• tbd Metascore
    • 63 Keith Watson
    The film flattens Maryla's personal story into hazy generalities about tolerance and the value of remembrance.
    • 48 Metascore
    • 50 Keith Watson
    Rather than pointing the finger at society for inducing insecurity in women, I Feel Pretty suggests the onus is on women to change their attitudes.
    • 41 Metascore
    • 38 Keith Watson
    Given the sheer amount of comic material here, some of the jokes are bound to fall flat, but the hit-to-miss ratio is depressingly low.
    • 52 Metascore
    • 38 Keith Watson
    Yes, deep down, even brutal war criminals like the one played by Ben Kingsley are people too.
    • 69 Metascore
    • 50 Keith Watson
    Viswanathan, Newton, and Adlon generate a bit of chemistry throughout, but it's undermined by the fundamentally mechanistic nature of Brian and Jim Kehoe's screenplay, which ultimately forces these girls' experiences into neat little scenarios that are constructed every bit as didactically as a workplace training video.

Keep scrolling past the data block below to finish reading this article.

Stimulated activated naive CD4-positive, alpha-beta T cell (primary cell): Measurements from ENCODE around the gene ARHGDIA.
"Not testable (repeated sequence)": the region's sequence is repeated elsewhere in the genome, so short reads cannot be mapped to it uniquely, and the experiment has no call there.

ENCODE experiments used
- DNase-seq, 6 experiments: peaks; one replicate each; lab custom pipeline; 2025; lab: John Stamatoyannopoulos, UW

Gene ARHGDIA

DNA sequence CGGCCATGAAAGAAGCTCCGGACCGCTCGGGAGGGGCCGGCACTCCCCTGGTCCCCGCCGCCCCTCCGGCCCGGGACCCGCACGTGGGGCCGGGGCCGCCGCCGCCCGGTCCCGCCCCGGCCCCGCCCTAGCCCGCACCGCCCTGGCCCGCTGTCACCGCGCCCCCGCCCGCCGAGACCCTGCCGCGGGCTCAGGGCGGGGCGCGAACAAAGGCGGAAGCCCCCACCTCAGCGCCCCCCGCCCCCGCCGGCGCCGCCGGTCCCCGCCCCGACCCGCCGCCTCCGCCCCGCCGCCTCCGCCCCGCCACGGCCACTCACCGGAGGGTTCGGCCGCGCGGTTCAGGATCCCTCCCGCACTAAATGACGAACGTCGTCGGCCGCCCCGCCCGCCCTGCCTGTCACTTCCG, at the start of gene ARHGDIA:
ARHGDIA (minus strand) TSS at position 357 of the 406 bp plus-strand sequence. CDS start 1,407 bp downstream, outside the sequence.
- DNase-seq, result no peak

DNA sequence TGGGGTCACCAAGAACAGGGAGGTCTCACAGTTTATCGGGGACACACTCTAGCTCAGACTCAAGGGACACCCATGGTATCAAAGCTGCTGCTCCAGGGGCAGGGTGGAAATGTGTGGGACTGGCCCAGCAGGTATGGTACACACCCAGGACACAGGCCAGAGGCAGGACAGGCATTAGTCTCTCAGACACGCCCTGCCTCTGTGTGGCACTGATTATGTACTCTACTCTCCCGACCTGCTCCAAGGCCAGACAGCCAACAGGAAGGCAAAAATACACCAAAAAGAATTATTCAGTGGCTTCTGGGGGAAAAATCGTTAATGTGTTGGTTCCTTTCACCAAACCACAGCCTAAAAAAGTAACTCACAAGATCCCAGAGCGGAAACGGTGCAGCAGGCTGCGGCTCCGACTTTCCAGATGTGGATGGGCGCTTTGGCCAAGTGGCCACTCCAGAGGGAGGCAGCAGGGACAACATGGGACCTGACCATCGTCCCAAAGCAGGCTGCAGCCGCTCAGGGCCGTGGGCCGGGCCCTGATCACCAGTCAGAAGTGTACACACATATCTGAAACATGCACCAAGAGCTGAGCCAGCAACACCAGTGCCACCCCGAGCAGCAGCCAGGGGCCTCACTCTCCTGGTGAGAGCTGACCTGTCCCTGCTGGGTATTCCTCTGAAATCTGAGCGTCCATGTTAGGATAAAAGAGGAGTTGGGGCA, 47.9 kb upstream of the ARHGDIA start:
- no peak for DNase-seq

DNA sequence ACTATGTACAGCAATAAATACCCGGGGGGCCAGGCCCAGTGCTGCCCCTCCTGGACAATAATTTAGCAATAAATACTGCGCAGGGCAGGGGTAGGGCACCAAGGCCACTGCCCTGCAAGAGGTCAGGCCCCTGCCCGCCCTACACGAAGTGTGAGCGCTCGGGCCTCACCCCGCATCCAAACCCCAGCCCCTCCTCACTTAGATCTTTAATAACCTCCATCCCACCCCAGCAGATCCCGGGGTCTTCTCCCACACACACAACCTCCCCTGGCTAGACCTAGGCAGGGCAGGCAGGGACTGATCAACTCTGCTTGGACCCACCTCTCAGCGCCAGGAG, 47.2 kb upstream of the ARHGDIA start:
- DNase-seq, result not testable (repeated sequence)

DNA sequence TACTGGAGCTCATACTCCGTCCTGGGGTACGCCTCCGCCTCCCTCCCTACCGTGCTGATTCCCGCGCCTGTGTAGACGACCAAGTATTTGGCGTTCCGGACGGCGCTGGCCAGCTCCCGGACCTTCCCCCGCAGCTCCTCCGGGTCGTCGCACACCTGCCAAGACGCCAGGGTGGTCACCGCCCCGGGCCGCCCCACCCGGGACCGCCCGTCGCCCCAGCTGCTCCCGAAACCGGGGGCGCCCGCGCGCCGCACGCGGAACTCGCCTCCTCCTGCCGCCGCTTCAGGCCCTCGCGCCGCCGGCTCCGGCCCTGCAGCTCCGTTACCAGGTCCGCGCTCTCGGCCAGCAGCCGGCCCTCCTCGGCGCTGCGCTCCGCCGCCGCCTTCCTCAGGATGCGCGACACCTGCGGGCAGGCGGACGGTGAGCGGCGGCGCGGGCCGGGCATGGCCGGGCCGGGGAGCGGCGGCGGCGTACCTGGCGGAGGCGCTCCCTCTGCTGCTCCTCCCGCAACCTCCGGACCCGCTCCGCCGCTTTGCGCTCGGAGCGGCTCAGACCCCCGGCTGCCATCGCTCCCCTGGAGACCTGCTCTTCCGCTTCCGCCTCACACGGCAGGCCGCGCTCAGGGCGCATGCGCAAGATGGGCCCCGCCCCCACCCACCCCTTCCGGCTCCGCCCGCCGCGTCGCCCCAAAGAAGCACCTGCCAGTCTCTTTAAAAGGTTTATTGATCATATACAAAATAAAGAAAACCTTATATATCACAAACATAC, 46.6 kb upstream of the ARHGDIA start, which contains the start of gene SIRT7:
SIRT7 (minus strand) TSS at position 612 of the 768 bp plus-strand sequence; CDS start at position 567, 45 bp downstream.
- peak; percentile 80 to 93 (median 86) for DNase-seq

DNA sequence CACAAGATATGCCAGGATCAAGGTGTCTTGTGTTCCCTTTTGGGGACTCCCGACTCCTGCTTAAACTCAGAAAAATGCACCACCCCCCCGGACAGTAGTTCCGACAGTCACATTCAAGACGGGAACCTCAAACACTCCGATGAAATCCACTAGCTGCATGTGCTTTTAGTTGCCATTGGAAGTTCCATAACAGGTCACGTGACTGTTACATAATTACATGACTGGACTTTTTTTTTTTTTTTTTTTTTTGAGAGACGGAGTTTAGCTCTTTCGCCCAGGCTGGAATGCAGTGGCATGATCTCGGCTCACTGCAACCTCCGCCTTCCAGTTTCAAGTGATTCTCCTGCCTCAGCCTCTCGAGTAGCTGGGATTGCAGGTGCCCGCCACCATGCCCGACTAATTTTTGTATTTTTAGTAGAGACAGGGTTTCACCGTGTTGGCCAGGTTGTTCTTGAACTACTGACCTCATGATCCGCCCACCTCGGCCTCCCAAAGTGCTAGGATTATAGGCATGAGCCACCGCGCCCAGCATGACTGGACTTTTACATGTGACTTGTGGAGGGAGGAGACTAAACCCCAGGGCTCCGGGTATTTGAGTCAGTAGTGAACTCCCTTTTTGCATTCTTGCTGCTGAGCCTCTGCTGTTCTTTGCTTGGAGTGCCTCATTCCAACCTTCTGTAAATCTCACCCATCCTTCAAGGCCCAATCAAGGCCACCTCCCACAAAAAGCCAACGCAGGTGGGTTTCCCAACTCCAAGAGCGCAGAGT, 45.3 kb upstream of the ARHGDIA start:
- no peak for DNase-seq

• 70 Metascore
    • 75 Keith Watson
    Nelson Carlo de Los Santos's first fiction feature is a dazzling collage of styles and approaches in which every scene feels different from the one that came before.
    • 76 Metascore
    • 75 Keith Watson
    Lynn Shelton's film firmly resists supplying its main characters with easy, you-can-have-it-all answers.
    • 36 Metascore
    • 25 Keith Watson
    Arthur Conan Doyle's legendary characters feel as if they've been air-dropped into a universe where they don't belong.
    • 73 Metascore
    • 63 Keith Watson